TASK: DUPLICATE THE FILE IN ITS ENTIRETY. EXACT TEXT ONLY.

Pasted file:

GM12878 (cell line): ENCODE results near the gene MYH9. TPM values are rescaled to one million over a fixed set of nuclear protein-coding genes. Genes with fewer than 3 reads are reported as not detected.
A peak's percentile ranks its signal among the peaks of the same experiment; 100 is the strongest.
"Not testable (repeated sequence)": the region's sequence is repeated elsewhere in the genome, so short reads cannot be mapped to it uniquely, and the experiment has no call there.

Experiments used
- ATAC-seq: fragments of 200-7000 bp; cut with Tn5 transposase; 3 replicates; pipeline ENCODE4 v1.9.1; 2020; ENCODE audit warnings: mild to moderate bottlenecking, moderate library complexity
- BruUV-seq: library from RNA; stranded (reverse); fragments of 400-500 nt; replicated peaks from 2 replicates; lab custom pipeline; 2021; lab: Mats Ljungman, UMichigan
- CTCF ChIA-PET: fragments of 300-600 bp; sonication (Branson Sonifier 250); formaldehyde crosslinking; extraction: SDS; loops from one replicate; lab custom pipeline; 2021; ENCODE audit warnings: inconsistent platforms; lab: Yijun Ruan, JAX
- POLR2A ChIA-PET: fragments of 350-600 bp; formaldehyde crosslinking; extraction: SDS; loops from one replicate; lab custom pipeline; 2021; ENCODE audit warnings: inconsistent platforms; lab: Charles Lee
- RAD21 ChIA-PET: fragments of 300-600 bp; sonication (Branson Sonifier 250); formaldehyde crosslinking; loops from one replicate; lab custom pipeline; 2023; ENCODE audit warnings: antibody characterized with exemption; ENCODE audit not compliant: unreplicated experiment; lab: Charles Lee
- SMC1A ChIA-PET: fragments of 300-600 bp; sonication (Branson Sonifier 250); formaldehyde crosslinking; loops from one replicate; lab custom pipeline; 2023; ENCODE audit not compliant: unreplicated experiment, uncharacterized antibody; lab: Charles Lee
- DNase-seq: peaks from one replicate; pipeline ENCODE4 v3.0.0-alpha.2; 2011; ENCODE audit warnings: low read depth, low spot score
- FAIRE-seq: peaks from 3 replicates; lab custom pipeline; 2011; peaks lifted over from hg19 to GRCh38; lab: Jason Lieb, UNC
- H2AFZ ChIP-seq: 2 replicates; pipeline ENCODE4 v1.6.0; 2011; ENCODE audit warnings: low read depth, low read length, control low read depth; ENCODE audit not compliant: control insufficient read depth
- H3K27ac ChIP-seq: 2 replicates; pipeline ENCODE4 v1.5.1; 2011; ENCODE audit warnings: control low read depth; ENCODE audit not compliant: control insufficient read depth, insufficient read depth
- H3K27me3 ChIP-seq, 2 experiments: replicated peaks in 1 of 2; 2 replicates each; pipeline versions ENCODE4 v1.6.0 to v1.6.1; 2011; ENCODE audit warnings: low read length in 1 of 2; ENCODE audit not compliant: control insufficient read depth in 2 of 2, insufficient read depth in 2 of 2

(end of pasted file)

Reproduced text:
GM12878 (cell line): ENCODE results near the gene MYH9. TPM values are rescaled to one million over a fixed set of nuclear protein-coding genes. Genes with fewer than 3 reads are reported as not detected.
A peak's percentile ranks its signal among the peaks of the same experiment; 100 is the strongest.
"Not testable (repeated sequence)": the region's sequence is repeated elsewhere in the genome, so short reads cannot be mapped to it uniquely, and the experiment has no call there.

Experiments used
- ATAC-seq: fragments of 200-7000 bp; cut with Tn5 transposase; 3 replicates; pipeline ENCODE4 v1.9.1; 2020; ENCODE audit warnings: mild to moderate bottlenecking, moderate library complexity
- BruUV-seq: library from RNA; stranded (reverse); fragments of 400-500 nt; replicated peaks from 2 replicates; lab custom pipeline; 2021; lab: Mats Ljungman, UMichigan
- CTCF ChIA-PET: fragments of 300-600 bp; sonication (Branson Sonifier 250); formaldehyde crosslinking; extraction: SDS; loops from one replicate; lab custom pipeline; 2021; ENCODE audit warnings: inconsistent platforms; lab: Yijun Ruan, JAX
- POLR2A ChIA-PET: fragments of 350-600 bp; formaldehyde crosslinking; extraction: SDS; loops from one replicate; lab custom pipeline; 2021; ENCODE audit warnings: inconsistent platforms; lab: Charles Lee
- RAD21 ChIA-PET: fragments of 300-600 bp; sonication (Branson Sonifier 250); formaldehyde crosslinking; loops from one replicate; lab custom pipeline; 2023; ENCODE audit warnings: antibody characterized with exemption; ENCODE audit not compliant: unreplicated experiment; lab: Charles Lee
- SMC1A ChIA-PET: fragments of 300-600 bp; sonication (Branson Sonifier 250); formaldehyde crosslinking; loops from one replicate; lab custom pipeline; 2023; ENCODE audit not compliant: unreplicated experiment, uncharacterized antibody; lab: Charles Lee
- DNase-seq: peaks from one replicate; pipeline ENCODE4 v3.0.0-alpha.2; 2011; ENCODE audit warnings: low read depth, low spot score
- FAIRE-seq: peaks from 3 replicates; lab custom pipeline; 2011; peaks lifted over from hg19 to GRCh38; lab: Jason Lieb, UNC
- H2AFZ ChIP-seq: 2 replicates; pipeline ENCODE4 v1.6.0; 2011; ENCODE audit warnings: low read depth, low read length, control low read depth; ENCODE audit not compliant: control insufficient read depth
- H3K27ac ChIP-seq: 2 replicates; pipeline ENCODE4 v1.5.1; 2011; ENCODE audit warnings: control low read depth; ENCODE audit not compliant: control insufficient read depth, insufficient read depth
- H3K27me3 ChIP-seq, 2 experiments: replicated peaks in 1 of 2; 2 replicates each; pipeline versions ENCODE4 v1.6.0 to v1.6.1; 2011; ENCODE audit warnings: low read length in 1 of 2; ENCODE audit not compliant: control insufficient read depth in 2 of 2, insufficient read depth in 2 of 2